Open Access Highly Accessed Case report

Tigecycline use in serious nosocomial infections: a drug use evaluation

Matteo Bassetti*, Laura Nicolini, Ernestina Repetto, Elda Righi, Valerio Del Bono and Claudio Viscoli

Author Affiliations

Infectious Diseases Division, San Martino Hospital and University of Genoa School of Medicine, Genoa, Italy

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BMC Infectious Diseases 2010, 10:287  doi:10.1186/1471-2334-10-287

The electronic version of this article is the complete one and can be found online at: http://www.biomedcentral.com/1471-2334/10/287


Received:16 March 2010
Accepted:29 September 2010
Published:29 September 2010

© 2010 Bassetti et al; licensee BioMed Central Ltd.

This is an Open Access article distributed under the terms of the Creative Commons Attribution License (http://creativecommons.org/licenses/by/2.0), which permits unrestricted use, distribution, and reproduction in any medium, provided the original work is properly cited.

Abstract

Background

Tigecycline is a novel antibiotic with activity against multidrug resistant bacteria. The aim of this study was to assess the efficacy of tigecycline use in serious hospital-acquired infections (HAI)

Case presentation

Prospective observational study of tigecycline use was conducted in a 1500 beds university hospital. From January 1, 2007 and January 31, 2010, 207 pts were treated with tigecycline for the following indications: intra-abdominal, pneumonia, bloodstream and complicated skin and soft tissue infections and febrile neutropenia. The therapy was targeted in 130/207 (63%) and empirical in 77/207 (37%) patients. All bacteria treated were susceptible to tigecycline. Median duration of tigecycline therapy was 13 days (range, 6-28). Clinical success was obtained in 151/207 (73%) cases, with the highest success rate recorded in intra-abdominal infections [81/99 (82%)]. Microbiological success was achieved in 100/129 (78%) treated patients. Adverse clinical events were seen in 16/207 patients (7.7%):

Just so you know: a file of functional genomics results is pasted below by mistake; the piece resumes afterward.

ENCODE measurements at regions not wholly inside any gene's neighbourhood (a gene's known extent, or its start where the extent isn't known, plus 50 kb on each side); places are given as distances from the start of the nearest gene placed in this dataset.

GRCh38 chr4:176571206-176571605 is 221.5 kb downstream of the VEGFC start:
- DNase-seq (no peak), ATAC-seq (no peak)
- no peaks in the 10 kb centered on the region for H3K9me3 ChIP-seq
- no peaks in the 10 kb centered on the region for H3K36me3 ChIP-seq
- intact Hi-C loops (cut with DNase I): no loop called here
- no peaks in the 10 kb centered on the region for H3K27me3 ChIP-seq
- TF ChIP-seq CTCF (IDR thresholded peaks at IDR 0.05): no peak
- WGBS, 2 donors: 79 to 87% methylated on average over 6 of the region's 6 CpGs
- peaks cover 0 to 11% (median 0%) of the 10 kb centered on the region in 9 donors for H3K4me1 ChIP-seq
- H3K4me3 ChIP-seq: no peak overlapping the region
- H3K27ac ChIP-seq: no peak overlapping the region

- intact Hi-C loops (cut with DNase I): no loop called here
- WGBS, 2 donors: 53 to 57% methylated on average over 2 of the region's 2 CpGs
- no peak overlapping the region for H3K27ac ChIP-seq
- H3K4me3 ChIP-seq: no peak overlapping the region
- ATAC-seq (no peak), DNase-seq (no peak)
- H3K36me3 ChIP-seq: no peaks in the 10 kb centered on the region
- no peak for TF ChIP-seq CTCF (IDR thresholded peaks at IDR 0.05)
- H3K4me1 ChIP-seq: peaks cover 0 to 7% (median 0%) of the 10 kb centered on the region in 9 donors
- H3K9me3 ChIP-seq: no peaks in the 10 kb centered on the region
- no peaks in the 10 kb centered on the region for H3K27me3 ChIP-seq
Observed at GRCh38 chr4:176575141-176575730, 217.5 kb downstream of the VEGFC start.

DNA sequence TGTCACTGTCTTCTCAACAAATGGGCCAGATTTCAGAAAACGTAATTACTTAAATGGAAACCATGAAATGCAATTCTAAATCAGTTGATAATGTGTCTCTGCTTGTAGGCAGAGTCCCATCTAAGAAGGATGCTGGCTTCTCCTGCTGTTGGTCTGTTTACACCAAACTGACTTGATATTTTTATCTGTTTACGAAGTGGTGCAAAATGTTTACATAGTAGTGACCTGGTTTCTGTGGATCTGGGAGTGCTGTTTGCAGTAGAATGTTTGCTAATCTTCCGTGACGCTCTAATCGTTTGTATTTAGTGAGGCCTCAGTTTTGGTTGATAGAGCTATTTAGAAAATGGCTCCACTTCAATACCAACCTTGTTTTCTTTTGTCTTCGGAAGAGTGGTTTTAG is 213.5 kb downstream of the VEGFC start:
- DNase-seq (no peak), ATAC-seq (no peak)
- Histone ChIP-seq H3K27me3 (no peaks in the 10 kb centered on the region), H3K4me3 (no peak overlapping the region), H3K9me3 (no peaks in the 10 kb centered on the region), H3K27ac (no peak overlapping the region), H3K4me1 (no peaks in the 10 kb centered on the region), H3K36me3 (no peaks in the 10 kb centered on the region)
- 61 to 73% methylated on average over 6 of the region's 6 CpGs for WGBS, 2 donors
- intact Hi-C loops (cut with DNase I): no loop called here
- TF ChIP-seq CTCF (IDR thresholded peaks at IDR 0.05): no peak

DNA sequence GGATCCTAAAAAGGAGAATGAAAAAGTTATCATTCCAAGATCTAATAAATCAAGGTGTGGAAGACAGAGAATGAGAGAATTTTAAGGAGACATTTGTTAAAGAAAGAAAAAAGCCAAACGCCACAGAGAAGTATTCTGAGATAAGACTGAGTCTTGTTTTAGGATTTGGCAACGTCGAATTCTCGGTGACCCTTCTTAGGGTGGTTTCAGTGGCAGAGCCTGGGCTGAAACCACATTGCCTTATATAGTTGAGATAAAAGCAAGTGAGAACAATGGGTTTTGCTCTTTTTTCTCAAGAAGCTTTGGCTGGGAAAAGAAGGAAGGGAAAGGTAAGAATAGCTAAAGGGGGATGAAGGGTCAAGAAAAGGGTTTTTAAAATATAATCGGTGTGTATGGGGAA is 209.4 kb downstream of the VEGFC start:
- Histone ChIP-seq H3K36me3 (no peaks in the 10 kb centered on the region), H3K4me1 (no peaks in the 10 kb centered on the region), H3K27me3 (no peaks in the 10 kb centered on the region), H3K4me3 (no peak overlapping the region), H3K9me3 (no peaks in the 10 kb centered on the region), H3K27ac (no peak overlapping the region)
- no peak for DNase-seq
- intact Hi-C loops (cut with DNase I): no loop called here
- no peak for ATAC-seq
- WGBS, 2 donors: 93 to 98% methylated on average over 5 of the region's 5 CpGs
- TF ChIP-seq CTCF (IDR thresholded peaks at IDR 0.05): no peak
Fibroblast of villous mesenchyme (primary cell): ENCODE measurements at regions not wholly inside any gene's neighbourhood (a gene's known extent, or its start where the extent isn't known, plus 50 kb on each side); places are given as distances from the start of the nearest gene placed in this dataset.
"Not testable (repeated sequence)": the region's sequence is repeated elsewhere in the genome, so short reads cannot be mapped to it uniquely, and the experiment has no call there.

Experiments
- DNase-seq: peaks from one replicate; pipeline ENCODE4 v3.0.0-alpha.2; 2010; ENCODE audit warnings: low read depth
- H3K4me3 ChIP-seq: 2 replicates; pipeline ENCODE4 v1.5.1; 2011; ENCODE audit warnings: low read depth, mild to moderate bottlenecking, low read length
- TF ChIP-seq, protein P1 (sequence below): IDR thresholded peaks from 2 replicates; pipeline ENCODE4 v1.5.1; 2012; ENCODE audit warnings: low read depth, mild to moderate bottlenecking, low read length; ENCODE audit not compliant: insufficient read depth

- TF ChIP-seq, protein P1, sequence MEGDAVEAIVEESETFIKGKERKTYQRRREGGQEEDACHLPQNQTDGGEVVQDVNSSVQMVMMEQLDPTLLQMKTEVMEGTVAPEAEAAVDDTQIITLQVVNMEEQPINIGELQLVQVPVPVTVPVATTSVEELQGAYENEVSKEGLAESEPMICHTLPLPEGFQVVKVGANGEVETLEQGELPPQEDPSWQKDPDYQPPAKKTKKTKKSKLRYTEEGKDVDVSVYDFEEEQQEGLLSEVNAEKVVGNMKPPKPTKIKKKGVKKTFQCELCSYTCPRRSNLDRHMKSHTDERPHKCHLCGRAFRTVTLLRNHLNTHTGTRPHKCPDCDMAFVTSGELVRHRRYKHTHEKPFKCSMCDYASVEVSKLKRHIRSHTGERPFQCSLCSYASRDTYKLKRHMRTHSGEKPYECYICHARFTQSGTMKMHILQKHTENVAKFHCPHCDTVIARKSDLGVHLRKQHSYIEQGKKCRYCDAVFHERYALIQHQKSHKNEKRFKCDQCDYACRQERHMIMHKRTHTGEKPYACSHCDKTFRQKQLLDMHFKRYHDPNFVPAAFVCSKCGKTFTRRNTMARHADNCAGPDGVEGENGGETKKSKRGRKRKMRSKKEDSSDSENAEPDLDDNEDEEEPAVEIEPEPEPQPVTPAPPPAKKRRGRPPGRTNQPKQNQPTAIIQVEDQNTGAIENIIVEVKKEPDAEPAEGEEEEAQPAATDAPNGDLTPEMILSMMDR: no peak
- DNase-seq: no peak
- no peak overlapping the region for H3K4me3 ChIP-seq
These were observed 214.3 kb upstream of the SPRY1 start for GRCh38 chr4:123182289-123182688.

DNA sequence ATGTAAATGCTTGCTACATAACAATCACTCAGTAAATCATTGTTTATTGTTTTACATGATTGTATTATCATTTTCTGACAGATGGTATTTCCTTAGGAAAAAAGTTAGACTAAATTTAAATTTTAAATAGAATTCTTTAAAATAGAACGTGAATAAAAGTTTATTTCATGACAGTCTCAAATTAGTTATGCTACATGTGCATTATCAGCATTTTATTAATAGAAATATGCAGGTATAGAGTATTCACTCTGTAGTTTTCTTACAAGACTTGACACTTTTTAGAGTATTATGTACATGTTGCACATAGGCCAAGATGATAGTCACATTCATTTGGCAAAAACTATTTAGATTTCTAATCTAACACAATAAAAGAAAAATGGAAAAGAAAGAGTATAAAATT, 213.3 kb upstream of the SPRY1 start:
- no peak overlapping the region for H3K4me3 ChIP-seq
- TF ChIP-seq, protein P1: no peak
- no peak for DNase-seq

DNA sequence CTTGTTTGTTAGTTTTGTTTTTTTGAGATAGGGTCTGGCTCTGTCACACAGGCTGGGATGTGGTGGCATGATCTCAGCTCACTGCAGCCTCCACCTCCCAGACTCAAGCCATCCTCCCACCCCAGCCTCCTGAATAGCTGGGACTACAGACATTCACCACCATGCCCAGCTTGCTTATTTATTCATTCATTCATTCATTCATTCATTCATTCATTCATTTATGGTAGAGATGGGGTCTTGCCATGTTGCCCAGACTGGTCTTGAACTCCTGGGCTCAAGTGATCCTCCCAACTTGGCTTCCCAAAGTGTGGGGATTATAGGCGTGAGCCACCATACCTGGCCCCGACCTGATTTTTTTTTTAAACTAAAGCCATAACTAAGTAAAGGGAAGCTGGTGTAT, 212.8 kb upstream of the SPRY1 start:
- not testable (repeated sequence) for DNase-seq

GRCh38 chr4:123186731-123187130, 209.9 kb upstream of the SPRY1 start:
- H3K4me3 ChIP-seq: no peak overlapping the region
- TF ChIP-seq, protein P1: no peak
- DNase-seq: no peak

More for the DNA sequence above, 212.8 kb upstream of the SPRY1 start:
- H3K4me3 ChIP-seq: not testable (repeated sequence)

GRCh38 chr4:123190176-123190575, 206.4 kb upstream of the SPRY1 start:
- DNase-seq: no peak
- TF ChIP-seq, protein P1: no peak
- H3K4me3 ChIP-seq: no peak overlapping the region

Conclusions

Considering the lack of data on tigecycline for critically ill patients, we think that the reported data of our clinical experience despite some limitations can be useful for clinicians.

Background